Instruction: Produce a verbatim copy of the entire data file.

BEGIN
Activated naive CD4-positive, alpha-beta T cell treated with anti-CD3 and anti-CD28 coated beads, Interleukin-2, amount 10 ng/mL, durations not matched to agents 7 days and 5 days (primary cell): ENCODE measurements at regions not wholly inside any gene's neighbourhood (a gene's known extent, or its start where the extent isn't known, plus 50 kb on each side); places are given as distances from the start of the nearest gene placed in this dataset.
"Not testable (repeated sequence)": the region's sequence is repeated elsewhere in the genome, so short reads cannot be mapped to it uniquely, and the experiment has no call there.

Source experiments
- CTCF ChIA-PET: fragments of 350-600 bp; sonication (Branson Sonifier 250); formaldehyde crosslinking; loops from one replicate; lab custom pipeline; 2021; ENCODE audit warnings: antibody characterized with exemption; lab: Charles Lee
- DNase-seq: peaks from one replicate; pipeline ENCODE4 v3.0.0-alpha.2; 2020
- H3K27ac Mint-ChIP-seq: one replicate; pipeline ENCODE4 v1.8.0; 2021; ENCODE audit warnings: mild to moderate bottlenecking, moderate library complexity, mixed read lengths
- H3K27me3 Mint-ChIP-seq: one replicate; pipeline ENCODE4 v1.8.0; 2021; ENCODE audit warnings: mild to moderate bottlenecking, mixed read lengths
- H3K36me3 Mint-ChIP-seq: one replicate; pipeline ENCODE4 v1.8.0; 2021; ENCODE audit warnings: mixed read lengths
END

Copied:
Activated naive CD4-positive, alpha-beta T cell treated with anti-CD3 and anti-CD28 coated beads, Interleukin-2, amount 10 ng/mL, durations not matched to agents 7 days and 5 days (primary cell): ENCODE measurements at regions not wholly inside any gene's neighbourhood (a gene's known extent, or its start where the extent isn't known, plus 50 kb on each side); places are given as distances from the start of the nearest gene placed in this dataset.
"Not testable (repeated sequence)": the region's sequence is repeated elsewhere in the genome, so short reads cannot be mapped to it uniquely, and the experiment has no call there.

Source experiments
- CTCF ChIA-PET: fragments of 350-600 bp; sonication (Branson Sonifier 250); formaldehyde crosslinking; loops from one replicate; lab custom pipeline; 2021; ENCODE audit warnings: antibody characterized with exemption; lab: Charles Lee
- DNase-seq: peaks from one replicate; pipeline ENCODE4 v3.0.0-alpha.2; 2020
- H3K27ac Mint-ChIP-seq: one replicate; pipeline ENCODE4 v1.8.0; 2021; ENCODE audit warnings: mild to moderate bottlenecking, moderate library complexity, mixed read lengths
- H3K27me3 Mint-ChIP-seq: one replicate; pipeline ENCODE4 v1.8.0; 2021; ENCODE audit warnings: mild to moderate bottlenecking, mixed read lengths
- H3K36me3 Mint-ChIP-seq: one replicate; pipeline ENCODE4 v1.8.0; 2021; ENCODE audit warnings: mixed read lengths